Novelist Brings Fame and Attention to Mote Marine Laboratory
Posted by Lido Key Real Estate on
“I was under contract to collect for Mote Marine Laboratory, near Sarasota, one of the world's great research facilities.” – Doc Ford, in Randy Wayne White’s Ten Thousand Islands, 2000.
Florida has long been the home of great fiction writers. Ernest Hemingway, of course, made Key West famous. John D. MacDonald thrilled mystery fans for more than 2 decades with the adventures of his “beach-bum” private eye, Travis McGee. Mystery writer Randy Wayne White has lived in Florida since 1972; 4 years after MacDonald’s death, lovers of Florida fiction enjoyed his first “Doc Ford” mystery, Sanibel Flats. In the 23 years since, White has written another 19 Doc Ford stories, and his fans eagerly await Ford’s next adventure. What distinguishes White from other Florida writers is that he spent 13 years as a fishing guide in Florida waters, and he’s actively involved with marine biology.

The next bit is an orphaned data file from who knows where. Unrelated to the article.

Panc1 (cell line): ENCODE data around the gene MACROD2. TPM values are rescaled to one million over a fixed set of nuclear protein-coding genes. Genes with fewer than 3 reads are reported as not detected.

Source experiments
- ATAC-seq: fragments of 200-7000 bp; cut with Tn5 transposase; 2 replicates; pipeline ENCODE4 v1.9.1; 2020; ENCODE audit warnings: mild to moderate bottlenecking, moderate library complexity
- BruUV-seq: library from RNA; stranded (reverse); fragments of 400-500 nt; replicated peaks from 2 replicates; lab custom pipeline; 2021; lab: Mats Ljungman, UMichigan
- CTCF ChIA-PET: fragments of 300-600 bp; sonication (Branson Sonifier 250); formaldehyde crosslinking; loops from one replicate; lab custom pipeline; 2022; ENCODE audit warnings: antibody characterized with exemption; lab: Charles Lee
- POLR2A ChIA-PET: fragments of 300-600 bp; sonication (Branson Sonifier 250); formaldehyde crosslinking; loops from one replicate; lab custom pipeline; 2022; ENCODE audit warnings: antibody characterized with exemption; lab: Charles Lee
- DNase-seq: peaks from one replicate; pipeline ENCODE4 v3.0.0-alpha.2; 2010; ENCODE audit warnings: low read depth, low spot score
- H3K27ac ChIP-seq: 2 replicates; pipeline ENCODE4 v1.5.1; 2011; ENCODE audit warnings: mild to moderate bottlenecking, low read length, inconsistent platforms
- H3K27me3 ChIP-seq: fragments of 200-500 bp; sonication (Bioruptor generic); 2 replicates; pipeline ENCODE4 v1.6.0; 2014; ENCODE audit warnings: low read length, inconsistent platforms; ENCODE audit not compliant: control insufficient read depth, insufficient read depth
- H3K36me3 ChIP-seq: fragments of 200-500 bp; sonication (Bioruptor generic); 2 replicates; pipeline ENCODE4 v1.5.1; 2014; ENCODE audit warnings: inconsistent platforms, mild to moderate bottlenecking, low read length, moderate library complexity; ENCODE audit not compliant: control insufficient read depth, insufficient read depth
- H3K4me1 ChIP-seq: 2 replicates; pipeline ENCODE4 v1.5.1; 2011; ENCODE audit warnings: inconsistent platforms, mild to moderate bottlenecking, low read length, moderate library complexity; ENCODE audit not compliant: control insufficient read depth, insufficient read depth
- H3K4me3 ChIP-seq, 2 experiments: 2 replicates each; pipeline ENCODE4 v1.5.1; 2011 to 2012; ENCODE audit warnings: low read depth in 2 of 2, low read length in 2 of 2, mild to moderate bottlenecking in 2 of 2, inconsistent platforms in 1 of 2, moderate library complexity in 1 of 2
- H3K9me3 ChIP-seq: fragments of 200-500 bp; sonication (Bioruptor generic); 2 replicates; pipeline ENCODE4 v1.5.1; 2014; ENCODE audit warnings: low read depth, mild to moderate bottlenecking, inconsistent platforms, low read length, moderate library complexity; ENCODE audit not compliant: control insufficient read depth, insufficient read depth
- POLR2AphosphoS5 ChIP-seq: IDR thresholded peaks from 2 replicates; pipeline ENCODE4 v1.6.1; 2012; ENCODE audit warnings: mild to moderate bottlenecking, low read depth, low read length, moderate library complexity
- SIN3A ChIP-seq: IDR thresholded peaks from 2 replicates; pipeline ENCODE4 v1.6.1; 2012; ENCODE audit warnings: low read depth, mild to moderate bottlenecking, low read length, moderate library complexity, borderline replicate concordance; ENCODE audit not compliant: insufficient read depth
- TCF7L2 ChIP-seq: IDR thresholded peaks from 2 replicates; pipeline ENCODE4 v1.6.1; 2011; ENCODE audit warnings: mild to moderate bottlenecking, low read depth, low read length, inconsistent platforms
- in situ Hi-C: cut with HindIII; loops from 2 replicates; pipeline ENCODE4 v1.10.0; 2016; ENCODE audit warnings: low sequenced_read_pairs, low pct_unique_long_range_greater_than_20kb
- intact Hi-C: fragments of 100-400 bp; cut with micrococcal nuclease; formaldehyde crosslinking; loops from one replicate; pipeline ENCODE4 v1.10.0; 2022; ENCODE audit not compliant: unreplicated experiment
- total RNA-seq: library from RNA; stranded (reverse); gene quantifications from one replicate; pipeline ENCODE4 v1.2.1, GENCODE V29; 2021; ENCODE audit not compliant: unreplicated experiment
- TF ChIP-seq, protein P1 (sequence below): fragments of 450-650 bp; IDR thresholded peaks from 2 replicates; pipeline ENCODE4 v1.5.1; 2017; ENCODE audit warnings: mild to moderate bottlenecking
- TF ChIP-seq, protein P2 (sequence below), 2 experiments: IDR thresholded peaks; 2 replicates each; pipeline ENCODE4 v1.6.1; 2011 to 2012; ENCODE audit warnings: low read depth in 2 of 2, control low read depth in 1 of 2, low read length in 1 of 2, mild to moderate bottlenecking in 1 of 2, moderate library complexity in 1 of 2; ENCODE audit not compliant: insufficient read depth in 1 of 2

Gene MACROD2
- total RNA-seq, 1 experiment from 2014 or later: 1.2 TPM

White has worked extensively with Mote Marine Laboratory – genuinely one of the world’s great marine science research facilities – based on the northern tip of Lido Key. One project involved catching tarpon to be tagged with transmitters, allowing Mote scientists to track their movements and to better understand their habits and reactions. White was actually involved with catching the tarpon, and his fictional hero, Ford, is part of the same project in the novel Tampa Burn (2004).
But White’s biggest contribution to Mote Marine Laboratory is that he has made the facility famous around the world through his novels. Unlike Travis McGee, Doc Ford is no beach bum-private eye. The Ford character is actually a crime-fighting marine biologist, and Mote Marine Laboratory is mentioned in almost every one of the 20 Doc Ford novels. It’s a key setting in Ten Thousand Islands, which White published in the year 2000. White has been recognized with several literary awards; he’s won both the Conch Republic Prize for Literature and the John D. MacDonald Award for Literary Excellence.
As important as White’s contribution has been, he’s not the only purveyor of fiction to include the real-life Mote Marine Laboratory in a popular story. The A&E network’s series The Glades has featured Mote Marine, and actors on the show have portrayed Mote researchers. Mote Marine Laboratory was also seen in the film Two Weeks Notice starring Hugh Grant and Sandra Bullock.
Mote Marine Laboratory is located at 1600 Ken Thompson Parkway on Lido Key, and the adjacent Mote Aquarium is open to the public from 10 a.m. to 5 p.m., 365 days a year.